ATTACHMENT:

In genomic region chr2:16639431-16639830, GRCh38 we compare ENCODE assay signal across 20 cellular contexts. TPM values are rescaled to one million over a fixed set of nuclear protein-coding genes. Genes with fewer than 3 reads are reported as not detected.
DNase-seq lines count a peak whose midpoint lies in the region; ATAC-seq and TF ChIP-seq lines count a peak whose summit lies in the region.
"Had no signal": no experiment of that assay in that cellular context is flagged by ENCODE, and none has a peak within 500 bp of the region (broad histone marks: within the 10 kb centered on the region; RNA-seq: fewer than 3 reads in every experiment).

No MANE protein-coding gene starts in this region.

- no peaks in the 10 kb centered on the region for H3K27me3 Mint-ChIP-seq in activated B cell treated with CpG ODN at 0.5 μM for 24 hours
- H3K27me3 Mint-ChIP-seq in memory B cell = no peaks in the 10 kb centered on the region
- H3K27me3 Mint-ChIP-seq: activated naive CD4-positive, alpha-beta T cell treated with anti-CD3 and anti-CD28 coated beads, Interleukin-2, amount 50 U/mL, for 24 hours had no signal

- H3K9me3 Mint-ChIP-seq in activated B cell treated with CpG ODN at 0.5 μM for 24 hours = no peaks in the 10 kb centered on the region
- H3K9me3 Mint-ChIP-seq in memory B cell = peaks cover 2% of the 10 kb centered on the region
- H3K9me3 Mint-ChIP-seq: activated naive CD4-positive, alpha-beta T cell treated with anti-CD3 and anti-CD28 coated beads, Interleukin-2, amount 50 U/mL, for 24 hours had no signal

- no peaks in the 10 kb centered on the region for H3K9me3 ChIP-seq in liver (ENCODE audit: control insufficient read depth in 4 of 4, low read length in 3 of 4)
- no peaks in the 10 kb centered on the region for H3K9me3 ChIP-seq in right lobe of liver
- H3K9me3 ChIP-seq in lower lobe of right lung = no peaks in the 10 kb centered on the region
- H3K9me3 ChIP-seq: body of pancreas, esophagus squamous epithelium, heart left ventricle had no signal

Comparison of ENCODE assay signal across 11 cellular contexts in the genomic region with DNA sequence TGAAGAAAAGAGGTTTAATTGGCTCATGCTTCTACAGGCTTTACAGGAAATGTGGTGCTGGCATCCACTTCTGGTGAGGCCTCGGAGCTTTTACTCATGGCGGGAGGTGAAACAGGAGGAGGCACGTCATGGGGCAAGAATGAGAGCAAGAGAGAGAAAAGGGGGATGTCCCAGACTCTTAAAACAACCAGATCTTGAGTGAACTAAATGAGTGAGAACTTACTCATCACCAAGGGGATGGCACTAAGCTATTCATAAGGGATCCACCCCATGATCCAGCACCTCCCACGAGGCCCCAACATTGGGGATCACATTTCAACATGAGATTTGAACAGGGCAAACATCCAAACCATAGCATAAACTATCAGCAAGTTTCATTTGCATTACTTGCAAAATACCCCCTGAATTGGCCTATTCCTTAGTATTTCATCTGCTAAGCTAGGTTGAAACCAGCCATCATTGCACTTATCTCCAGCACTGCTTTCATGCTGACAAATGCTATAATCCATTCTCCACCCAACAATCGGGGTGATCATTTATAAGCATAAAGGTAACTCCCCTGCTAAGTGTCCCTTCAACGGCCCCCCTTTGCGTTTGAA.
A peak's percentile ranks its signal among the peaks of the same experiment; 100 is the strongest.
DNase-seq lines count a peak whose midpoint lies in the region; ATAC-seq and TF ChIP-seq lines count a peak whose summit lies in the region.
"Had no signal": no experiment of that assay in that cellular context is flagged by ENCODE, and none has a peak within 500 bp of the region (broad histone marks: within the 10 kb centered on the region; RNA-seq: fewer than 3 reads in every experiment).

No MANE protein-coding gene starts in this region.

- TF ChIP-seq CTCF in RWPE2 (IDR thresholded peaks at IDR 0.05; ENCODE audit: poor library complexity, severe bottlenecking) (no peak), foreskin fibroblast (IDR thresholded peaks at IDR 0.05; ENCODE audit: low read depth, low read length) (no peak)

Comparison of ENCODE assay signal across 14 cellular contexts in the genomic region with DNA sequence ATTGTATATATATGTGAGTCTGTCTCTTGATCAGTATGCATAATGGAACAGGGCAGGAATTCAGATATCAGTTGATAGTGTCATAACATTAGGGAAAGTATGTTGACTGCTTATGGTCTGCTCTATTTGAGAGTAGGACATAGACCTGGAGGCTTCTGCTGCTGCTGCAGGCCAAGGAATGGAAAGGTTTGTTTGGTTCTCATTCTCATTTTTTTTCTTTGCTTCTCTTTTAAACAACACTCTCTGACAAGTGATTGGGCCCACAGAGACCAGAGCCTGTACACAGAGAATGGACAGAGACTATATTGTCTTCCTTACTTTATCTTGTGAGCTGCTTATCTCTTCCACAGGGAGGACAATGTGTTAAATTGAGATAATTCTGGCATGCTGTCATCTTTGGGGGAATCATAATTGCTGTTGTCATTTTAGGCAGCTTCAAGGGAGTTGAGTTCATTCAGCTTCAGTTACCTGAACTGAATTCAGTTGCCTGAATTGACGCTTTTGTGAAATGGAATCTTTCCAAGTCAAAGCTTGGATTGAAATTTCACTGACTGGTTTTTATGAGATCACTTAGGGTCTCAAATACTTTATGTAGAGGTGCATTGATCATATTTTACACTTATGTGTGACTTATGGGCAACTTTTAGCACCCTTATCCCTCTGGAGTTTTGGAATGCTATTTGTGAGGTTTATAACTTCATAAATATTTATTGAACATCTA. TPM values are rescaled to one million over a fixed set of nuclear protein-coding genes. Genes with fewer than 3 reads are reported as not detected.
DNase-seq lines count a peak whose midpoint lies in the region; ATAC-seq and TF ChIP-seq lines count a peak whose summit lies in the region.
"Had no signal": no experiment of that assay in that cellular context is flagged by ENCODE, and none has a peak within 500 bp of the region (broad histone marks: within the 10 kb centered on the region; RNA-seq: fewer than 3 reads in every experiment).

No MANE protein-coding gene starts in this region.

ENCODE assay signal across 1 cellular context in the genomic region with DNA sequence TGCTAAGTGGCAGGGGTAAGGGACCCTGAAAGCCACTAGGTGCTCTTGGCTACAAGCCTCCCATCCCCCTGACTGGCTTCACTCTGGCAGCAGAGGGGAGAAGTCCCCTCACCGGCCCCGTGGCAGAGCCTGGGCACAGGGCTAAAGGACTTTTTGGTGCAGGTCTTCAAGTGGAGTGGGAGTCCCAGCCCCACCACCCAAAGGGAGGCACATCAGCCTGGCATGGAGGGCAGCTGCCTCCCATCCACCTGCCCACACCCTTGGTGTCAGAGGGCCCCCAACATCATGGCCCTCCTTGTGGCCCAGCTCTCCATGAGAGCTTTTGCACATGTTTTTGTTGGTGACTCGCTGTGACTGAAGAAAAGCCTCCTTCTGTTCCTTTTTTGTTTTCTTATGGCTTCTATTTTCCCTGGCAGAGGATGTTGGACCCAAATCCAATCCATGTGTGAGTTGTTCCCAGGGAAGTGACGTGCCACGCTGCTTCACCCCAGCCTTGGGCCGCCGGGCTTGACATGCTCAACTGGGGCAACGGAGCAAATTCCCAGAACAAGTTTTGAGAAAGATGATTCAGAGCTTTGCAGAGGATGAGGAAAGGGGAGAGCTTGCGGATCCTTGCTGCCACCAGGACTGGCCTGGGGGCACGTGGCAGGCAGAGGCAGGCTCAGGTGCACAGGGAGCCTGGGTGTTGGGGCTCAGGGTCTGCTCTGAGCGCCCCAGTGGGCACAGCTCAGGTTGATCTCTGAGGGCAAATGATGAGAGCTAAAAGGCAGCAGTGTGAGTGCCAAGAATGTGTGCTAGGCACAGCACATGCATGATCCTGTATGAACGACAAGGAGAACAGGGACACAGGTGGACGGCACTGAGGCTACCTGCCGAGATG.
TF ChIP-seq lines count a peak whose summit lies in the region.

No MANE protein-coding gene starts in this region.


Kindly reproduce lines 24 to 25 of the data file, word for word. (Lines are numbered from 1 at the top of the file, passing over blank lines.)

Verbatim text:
No MANE protein-coding gene starts in this region.

ENCODE assay signal across 1 cellular context in the genomic region with DNA sequence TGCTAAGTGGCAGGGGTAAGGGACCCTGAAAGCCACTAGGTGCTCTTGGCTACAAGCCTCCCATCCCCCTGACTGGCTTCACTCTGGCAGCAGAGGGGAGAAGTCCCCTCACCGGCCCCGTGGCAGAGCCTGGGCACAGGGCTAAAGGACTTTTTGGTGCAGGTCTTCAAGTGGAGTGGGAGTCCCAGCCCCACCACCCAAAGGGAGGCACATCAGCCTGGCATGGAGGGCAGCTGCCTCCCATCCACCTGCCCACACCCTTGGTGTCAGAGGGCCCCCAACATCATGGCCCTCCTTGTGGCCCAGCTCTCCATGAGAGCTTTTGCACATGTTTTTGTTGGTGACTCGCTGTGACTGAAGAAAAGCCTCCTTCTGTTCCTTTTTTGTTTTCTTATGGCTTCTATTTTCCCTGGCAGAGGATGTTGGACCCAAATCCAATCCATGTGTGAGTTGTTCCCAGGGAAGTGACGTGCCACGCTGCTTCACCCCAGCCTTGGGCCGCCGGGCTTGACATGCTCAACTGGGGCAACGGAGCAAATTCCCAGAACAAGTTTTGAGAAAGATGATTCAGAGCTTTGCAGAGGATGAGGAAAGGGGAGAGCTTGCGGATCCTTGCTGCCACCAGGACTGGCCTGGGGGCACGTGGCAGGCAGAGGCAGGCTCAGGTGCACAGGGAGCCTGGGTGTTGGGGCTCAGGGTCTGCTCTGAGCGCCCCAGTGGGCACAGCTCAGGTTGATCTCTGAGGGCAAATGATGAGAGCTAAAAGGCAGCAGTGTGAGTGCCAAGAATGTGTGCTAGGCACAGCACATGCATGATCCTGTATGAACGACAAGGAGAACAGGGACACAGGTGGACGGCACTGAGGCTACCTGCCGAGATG.